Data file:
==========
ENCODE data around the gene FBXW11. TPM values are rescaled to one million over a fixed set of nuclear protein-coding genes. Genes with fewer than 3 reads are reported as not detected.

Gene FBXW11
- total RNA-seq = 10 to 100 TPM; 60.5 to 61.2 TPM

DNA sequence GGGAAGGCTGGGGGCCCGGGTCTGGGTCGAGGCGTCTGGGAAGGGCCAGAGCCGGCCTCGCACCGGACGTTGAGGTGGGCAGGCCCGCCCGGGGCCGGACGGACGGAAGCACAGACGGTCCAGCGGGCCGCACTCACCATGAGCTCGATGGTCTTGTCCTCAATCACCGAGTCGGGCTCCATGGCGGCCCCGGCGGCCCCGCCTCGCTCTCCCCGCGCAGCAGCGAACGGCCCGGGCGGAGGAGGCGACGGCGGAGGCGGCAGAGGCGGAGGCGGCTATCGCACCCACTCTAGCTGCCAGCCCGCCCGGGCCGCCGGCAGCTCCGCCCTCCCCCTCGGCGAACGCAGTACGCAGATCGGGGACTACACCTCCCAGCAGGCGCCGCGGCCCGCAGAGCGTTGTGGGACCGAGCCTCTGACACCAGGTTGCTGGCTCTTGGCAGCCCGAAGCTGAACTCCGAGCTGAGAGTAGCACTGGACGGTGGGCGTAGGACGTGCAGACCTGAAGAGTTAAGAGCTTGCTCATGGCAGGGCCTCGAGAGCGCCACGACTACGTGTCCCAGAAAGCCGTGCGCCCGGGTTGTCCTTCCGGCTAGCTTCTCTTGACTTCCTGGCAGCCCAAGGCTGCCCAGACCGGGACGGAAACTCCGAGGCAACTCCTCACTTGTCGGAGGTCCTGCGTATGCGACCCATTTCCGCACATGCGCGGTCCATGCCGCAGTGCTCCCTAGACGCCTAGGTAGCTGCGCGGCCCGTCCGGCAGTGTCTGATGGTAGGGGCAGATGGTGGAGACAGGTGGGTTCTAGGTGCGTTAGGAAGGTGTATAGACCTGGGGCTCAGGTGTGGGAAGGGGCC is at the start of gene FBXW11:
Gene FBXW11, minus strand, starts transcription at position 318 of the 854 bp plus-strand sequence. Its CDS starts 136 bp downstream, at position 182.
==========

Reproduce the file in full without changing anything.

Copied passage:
ENCODE data around the gene FBXW11. TPM values are rescaled to one million over a fixed set of nuclear protein-coding genes. Genes with fewer than 3 reads are reported as not detected.

Gene FBXW11
- total RNA-seq = 10 to 100 TPM; 60.5 to 61.2 TPM

DNA sequence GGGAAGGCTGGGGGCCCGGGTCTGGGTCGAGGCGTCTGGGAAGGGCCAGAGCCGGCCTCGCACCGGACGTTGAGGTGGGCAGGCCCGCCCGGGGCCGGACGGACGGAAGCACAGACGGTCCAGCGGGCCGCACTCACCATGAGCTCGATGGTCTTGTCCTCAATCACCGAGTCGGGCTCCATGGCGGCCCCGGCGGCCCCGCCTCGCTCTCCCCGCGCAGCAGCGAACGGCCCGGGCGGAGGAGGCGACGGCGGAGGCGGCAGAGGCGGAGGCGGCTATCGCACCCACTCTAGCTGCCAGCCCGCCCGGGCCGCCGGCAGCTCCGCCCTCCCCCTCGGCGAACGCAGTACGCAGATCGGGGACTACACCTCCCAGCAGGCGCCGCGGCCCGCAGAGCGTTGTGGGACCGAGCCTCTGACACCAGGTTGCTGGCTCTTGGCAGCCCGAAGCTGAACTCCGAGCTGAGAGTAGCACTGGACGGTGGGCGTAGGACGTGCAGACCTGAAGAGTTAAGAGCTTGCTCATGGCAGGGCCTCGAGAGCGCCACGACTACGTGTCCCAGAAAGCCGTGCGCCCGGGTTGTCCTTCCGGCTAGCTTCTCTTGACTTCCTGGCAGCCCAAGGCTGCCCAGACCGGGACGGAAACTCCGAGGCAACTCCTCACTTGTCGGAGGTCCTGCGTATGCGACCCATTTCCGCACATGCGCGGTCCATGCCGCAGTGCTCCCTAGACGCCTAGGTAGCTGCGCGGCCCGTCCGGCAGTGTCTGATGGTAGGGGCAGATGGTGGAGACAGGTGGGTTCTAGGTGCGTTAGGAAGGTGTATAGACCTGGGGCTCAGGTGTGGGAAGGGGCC is at the start of gene FBXW11:
Gene FBXW11, minus strand, starts transcription at position 318 of the 854 bp plus-strand sequence. Its CDS starts 136 bp downstream, at position 182.